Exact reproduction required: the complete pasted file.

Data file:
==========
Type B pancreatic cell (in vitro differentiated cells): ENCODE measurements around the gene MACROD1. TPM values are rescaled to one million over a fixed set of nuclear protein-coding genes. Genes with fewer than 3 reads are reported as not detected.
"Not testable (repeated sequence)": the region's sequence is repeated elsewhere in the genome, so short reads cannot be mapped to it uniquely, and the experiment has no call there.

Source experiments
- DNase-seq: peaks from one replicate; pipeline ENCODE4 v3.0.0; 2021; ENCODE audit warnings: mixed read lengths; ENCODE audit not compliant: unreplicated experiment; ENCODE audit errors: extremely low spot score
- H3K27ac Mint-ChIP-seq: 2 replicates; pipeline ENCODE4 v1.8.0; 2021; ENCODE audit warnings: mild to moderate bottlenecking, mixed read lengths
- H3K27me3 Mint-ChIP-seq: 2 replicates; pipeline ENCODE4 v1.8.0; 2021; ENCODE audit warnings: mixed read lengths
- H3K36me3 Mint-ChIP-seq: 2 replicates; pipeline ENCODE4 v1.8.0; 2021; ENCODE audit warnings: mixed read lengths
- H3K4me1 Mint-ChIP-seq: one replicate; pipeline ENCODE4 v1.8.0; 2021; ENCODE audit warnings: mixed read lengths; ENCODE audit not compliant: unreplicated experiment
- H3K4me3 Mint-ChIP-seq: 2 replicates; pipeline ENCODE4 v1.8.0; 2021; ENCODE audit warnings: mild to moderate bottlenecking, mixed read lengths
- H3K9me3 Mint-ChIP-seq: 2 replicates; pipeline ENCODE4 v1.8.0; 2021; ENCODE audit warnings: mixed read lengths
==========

Type B pancreatic cell (in vitro differentiated cells): ENCODE measurements around the gene MACROD1. TPM values are rescaled to one million over a fixed set of nuclear protein-coding genes. Genes with fewer than 3 reads are reported as not detected.
"Not testable (repeated sequence)": the region's sequence is repeated elsewhere in the genome, so short reads cannot be mapped to it uniquely, and the experiment has no call there.

Source experiments
- DNase-seq: peaks from one replicate; pipeline ENCODE4 v3.0.0; 2021; ENCODE audit warnings: mixed read lengths; ENCODE audit not compliant: unreplicated experiment; ENCODE audit errors: extremely low spot score
- H3K27ac Mint-ChIP-seq: 2 replicates; pipeline ENCODE4 v1.8.0; 2021; ENCODE audit warnings: mild to moderate bottlenecking, mixed read lengths
- H3K27me3 Mint-ChIP-seq: 2 replicates; pipeline ENCODE4 v1.8.0; 2021; ENCODE audit warnings: mixed read lengths
- H3K36me3 Mint-ChIP-seq: 2 replicates; pipeline ENCODE4 v1.8.0; 2021; ENCODE audit warnings: mixed read lengths
- H3K4me1 Mint-ChIP-seq: one replicate; pipeline ENCODE4 v1.8.0; 2021; ENCODE audit warnings: mixed read lengths; ENCODE audit not compliant: unreplicated experiment
- H3K4me3 Mint-ChIP-seq: 2 replicates; pipeline ENCODE4 v1.8.0; 2021; ENCODE audit warnings: mild to moderate bottlenecking, mixed read lengths
- H3K9me3 Mint-ChIP-seq: 2 replicates; pipeline ENCODE4 v1.8.0; 2021; ENCODE audit warnings: mixed read lengths